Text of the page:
What you will see over the next few weeks is the transcription process of an aged, faded, and a rough copy of the Letters of Samuel Camp Kelly. These letters talk about the daily life of a Confederate ranking officer, but the events are just as common as your everyday Private in the ranks. I purchased a copy of these letters from the Alabama Department of Archives and History and with the help of my sister, Katie Lambert, we are slowly making this faded legal paper document into a readable document. I hope you enjoy the process.
All the letters are much cut, for having been written to his wife they are full of personal and family affairs to the exclusion of lengthy accounts of the maneuvering of the army. Sometimes, and very often, the letters were sent by friends, so he tells her only of personal matters and refers to his friend as being able to give full information than he from being able to give exact answers to her questions. Indeed it seemed best to give the facts of the war as he lived them day by day.
Francis Marion Kelly.
Life of Samuel Camp Kelly.
Samuel Camp Kelly was born March 25, 1825, in Franklin County, Tennessee to Sims Kelly and Mary Camp, his wife.
The grandfather, William Kelly, came from Ireland in the middle of the previous century. He took part in the American Revolution in North Carolina. His wife was Mary Durham. Sims Kelly, born in Wake County, North Carolina, in 1784, married Mary Camp in Warren County, Georgia. Sims Kelly was in, "Captain Wm. Russell's Company, Russell's Separate Battalion of Mounted Gunmen, Tennessee, Volunteers," war of 1812. He removed from Pelham, Franklin County, Tennessee in 1835 and 36 to Calhoun County, Alabama.
Mary Camp was the daughter of Samuel Camp and Mary Banks, his wife. Edward Camp, a gentleman, came from Essex, England, to Salem, Massachusetts in 1630. His great grand-son, Ichabod, was ordained priest in the Episcopalian Church, and in late life moving to Louisiana, received large grants of land from the Spanish government, which resulted in an eighty-year lawsuit, the site of St. Louis being in one of the tracts. His son, Samuel was graduated from Yale, but declining to enter the ministry, was disinherited. Samuel Camp served as Commissariat in General Gabriel Penn's troops of Virginia in the American Revolution.
Samuel Camp Kelly enlisted in Co. 1 1ST Ala. Vol. and served through the Mexican War.
In January 1851, he was married to Amie Elizabeth Pace, daughter of Richard Pace, Pastor of Mt. Zion Baptist Church, and Amie Bussey, his wife.
When the War Between the States began, he assisted in raising a company in Calhoun and was elected Lieutenant. He served as Lieutenant, Captain, Major, Lieutenant-Colonel and Colonel of his regiment, and only the end of the Confederacy prevented his receiving the commission to the office, as he was and had been serving in the latter position when Johnston surrendered. Co. E went through the war in active service, always ready, never shirking, so that Col. Pettus said, "When Captain Kelly has charge, the posts are safe." His bravery was especially commented on by the officers during the battle at New Hope Church.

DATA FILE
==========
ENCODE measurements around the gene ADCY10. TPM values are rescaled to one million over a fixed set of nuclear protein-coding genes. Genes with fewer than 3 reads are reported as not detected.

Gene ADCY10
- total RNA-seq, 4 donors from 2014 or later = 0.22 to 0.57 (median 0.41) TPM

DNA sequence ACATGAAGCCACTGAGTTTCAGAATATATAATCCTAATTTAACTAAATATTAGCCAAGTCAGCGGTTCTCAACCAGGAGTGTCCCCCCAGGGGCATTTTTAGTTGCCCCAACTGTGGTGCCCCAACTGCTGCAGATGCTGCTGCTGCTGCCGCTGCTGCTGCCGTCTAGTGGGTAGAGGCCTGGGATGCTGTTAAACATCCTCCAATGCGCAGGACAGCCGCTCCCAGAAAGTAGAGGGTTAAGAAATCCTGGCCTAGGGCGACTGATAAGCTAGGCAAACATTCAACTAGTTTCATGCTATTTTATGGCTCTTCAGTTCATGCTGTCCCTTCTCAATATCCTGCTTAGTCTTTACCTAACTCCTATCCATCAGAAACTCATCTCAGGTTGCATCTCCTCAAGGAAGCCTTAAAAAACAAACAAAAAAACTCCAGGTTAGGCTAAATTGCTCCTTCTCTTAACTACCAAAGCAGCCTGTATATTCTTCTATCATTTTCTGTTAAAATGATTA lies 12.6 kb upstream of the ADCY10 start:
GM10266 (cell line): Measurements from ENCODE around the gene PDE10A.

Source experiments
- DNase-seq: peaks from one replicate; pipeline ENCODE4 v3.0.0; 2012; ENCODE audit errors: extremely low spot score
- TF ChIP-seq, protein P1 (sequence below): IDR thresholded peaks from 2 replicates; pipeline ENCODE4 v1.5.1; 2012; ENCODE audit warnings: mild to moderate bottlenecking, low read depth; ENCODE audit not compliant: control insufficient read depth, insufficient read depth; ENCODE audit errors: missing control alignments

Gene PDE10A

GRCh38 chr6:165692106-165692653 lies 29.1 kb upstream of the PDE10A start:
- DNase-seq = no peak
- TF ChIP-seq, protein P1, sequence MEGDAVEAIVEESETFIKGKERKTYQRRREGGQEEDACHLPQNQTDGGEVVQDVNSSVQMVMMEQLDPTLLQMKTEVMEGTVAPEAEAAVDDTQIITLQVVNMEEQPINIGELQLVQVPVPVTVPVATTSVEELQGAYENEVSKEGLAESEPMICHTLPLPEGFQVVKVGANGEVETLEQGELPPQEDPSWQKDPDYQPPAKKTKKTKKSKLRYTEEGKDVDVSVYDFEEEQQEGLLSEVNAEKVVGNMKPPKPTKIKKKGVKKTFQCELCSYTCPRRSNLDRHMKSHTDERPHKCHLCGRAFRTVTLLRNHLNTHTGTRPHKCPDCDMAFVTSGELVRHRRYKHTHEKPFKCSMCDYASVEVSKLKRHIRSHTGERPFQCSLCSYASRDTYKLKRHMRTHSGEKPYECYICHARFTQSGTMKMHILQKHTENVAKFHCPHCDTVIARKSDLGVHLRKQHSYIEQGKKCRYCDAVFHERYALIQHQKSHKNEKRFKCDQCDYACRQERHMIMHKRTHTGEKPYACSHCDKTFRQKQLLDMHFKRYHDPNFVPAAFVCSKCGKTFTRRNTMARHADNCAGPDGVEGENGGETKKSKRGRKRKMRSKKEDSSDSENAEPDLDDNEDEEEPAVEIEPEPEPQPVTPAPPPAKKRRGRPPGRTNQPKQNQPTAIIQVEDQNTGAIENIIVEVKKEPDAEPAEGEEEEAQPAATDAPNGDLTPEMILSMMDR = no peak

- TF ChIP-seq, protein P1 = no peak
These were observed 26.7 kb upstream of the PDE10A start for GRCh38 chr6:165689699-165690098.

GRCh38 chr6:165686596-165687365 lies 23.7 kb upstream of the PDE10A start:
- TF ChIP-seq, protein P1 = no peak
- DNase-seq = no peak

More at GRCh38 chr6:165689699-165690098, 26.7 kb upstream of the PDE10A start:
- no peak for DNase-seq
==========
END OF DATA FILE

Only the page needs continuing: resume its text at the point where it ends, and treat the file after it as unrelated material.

He moved from Ladiga to Oxford after the war closed in order to be near good schools, and helped materially in the founding of Oxford College. He was a deacon in the Oxford Baptist Church and mayor and councilman of Oxford. He was one of the Charter members of the Oxford and Anniston Street Railway Co. and took an active interest in all public enterprises.
His sons are William Pace Kelly, M.D. of Mississippi, and Richard Bussey Kelly, ex-chancellor of the North Eastern Chancery Division of Alabama, of Birmingham.Samuel C. Kelly died September 16, 1891, at Oxford, Alabama.
Mar. 19, 1862
I rode on the baggage wagon from Oxford to the camp. It was very hot and we had to walk, a mile and a quarter it was said, what seemed three to us. We slept very little the night we stayed there. Our tents were given to us about eight, and then to work to get them up and fenced off with poles laid on the ground and straw on them. We could not get wheat or oat straw, but pine needles did very well. I want a tick and not a mattress. Then it can be filled and emptied as it suits. We have hired a negro to cook and wash, --by we, I mean the four officers. It is not usual for them to mess with the men, and besides we want wood, pine, fires, water, tents put up and taken down, etc.
A company came in from Randolph this morning, (Wednesday) but we had the pleasanter time, as it was raining. There are six companies here. We are in an old field with plenty of wood and water. We had a drill this morning with Tom Leurs as instructor. He is a good officer but will not, I fear, be elected Lieutenant-Colonel,-- he is an outsider. Alexander is in the same fix. We expect to form a regiment as soon as ten companies are here, and if we do, Shelley will be Colonel. The Calhoun companies prefer Forney, but there is some risk to run and we do not wish to have a man like Shelley go on uncertainties.
March 26, 1862
We shall form a regiment in a few days, and Shelley will be Colonel. Tom Lewis, John Francis, Col. W.M. Richie, Bradford, and Tom Reynolds are the candidates for Lieutenant-Colonel. I fear Francis and Lewis will both be beaten for they divide the Calhoun vote. There are eight companies here, two Calhoun, three Talladega, one Jefferson, one St. Clair, one Randolph, and three at Talladega waiting for tents.
We have two sick this morning, John Price has mumps. John Rhodes has measles. John Wilkerson has caught cold and it seems about to end in a relapse of measles. Warren Slaton is hopping about yet. He stuck a knife into his leg before we left home. There is a hospital at Talladega, but the boys do not like to go there.